ENDNOTES, June 2020

John Ireland’s grave, Shipley

ENDNOTES, June 2020

John Ireland et al. at the online English Music Festival;  music for horn by Peter Seabourne and Robin Holloway, reviewed by Stuart Millson

With our concert halls closed and orchestras silent, the performance of classical music has become the preserve of solo artists, broadcasting via the internet. This year, the English Music Festival – usually held in rural Oxfordshire – was salvaged by a number of its loyal and regular musicians recording talks and concerts from their homes. The listening public were able to log on to the EMF website and follow a “virtual” Festival performance. One of the highlights of the event was a recital of British piano music, played by Duncan Honeybourne, from his home in Dorset. Introducing each item, Mr. Honeybourne provided an extremely well-thought-out sequence of works, distinguished especially by Vaughan Williams’s meditation on the Tudor music of Orlando Gibbons (the Hymn Tune Prelude on Song 13) and John Ireland’s expansive, three-movement, 1940 evocation of the Channel Islands, Sarnia – the ancient Roman name for Guernsey.

Duncan Honeybourne’s living room may not have provided the ideal acoustic for the music, but there was no doubting the dramatic atmosphere, pulse of natural feeling – especially in the elemental movement, Song of the Springtides – and the tantalising, almost impressionistic colours and supernatural feeling summoned up by his impassioned interpretation. The Neolithic world of the first movement, Le Catioroc (the name of an ancient site on the island), fully encapsulates the composer’s mood and artistic philosophy; one of using music as a means of awakening brooding forces and emotions from the landscape, bathed as it seems in the light of almost other-worldly sunshine, and with sea and the echo of folklore ever present. Ireland’s music often celebrates and describes a particular place but transforms it into a dimension of dreamscape and supernatural hallucination.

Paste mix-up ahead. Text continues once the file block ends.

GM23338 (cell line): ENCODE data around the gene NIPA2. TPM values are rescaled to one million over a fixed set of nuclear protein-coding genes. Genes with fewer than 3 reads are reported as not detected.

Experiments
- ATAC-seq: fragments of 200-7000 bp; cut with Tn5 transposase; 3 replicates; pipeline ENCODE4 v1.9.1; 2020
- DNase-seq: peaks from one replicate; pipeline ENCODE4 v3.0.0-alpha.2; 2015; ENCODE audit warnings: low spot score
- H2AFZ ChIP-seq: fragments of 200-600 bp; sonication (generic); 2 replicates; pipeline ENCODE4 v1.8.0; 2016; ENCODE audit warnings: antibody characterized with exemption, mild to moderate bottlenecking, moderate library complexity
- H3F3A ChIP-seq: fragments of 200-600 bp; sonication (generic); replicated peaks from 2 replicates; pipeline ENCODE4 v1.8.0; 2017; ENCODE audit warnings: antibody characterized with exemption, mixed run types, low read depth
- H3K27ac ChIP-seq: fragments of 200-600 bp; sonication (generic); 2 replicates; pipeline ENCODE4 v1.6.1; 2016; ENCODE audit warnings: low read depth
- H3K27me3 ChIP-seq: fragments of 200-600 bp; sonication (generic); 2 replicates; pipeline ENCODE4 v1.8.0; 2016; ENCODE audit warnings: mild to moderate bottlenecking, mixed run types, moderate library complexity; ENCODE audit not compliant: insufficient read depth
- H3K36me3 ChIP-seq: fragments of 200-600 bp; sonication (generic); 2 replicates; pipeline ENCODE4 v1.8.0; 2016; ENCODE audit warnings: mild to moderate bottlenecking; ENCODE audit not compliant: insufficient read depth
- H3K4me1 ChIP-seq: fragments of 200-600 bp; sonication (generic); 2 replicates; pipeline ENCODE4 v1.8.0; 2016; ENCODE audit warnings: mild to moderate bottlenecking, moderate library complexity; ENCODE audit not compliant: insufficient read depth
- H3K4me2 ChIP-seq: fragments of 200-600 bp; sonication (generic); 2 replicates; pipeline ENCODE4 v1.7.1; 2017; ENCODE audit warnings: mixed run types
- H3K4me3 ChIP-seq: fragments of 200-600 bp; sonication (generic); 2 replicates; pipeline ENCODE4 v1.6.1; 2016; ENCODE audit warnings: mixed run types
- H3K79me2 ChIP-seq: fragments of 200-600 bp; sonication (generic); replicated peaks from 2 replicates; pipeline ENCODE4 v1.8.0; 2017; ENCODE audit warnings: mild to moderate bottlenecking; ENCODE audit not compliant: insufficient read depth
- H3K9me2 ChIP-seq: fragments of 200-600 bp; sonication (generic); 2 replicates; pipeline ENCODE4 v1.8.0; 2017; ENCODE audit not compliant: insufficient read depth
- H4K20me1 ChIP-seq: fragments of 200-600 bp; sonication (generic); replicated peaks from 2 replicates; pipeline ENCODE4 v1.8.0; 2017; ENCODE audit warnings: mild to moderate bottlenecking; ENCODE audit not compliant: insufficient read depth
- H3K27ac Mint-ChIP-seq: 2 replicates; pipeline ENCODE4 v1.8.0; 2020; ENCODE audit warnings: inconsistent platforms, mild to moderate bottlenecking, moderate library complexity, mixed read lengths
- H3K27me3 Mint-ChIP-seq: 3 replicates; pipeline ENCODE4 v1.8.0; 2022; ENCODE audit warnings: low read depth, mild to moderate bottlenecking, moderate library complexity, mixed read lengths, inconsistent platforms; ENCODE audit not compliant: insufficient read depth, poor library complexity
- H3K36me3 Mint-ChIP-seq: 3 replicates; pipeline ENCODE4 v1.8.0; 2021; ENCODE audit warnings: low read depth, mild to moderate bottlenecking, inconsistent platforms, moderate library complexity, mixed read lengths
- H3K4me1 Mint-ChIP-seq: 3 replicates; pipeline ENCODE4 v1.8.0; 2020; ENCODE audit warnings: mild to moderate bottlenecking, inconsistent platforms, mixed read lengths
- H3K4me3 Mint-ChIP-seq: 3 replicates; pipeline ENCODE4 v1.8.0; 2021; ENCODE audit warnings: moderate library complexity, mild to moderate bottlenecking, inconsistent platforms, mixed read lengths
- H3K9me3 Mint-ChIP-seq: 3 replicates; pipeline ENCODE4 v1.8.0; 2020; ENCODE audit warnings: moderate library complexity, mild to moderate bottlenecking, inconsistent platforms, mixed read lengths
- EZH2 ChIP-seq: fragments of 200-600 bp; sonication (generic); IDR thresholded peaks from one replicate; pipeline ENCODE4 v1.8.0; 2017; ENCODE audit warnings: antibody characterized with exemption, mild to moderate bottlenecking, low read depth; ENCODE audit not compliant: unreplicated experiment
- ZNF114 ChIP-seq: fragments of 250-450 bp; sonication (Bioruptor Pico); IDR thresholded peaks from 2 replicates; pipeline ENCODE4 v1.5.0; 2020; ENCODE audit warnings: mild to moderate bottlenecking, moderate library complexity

With no real people before him, Honeybourne still provided the true virtuoso’s touch for his locked-down audience, the music surging at the end through the soloist’s fingers and whole body – to the extent that he almost rose from his piano stool at the end. If this performance had taken place at the English Music Festival’s main venue of Dorchester Abbey, a standing ovation would surely have followed.

Thankfully, recordings continue to appear in this time of uncertainty, with the Sheva contemporary label issuing a magnificent collection of music for horn by two of our finest modern musical craftsmen, Robin Holloway (b. 1943) and Peter Seabourne (b. 1960). The performer is the Czech horn-player, Ondrej Vrabec. Mr. Vrabec has built up a reputation, not just as an instrumentalist but as a conductor, both in his native country and in Japan and Iceland. Also included are fellow horn-players of the younger generation, Michaela Vincencova, Hana Sapakova and Daniela Roubickova – with the Japanese pianist, Mio Sakamoto particularly brilliant in some of the early-on, fiendishly involved passages in Peter Seabourne’s rhapsody for horn and piano, The Black Pegasus. The composer describes “slow chimes” which “herald an extended melancholic cantilena” – before the miraculous galloping horse of the title dashes out of our sight.

Seabourne’s seven miniatures for horn, on nursery themes, entitled Julie Dances, provide a superior form of musical diversion, as does his Encounters –  five duets for horns, establishing enormous contrasts between an opening Idyll to the Finale Serioso. And hearing the horn in such “close contact” as this, the horn’s character – so often a Mahlerian wash of sound in an orchestra, but here in the spotlight – demonstrates the extreme virtuosity of the instrument.

Written in the spring of 1985, Robin Holloway’s Partita No. 1 (written for the great Barry Tuckwell) consciously pays homage to Bach, especially given the antique-world titles of each movement: Prelude, Courante, Sarabande, Loure and Gigue. Holloway is a master of subtle, harmonic, lyrical flow – and it is as if a great master from the classical world has come into our own time, not as a pastiche or as a time-warp curiosity, but as the re-assertion of those tonal values which make music truly what it is.

The equally splendid second partita, again from 1985, is dedicated to a friend of the composer, John Kerrigan, whose birthplace, Ireland, is celebrated in the penultimate, Irlandaise movement, but not before a further exposition by Holloway of Bach-inspired structures in the Gavotte and Musette and soulful Sarabande.

It is not often that we associate modern composers with civic occasions, but Peter Seabourne brings us the bright sunshine of a celebratory day in Lincolnshire, in his fanfare for four horns, Mille Fiori, written for the 2011 Spalding Flower Festival. Perhaps, like Elgar’s Civic Fanfare forHereford, Seabourne is reviving a forgotten genre of music. As he once remarked, “My music is of its time, but I see myself as part of the continuum.”

Landscape by Jean Baptiste Camille Corot

CD; Holloway and Seabourne, works for horn. Sheva, catalogue number 241.

Stuart Millson is the Classical Music Editor of Quarterly Review


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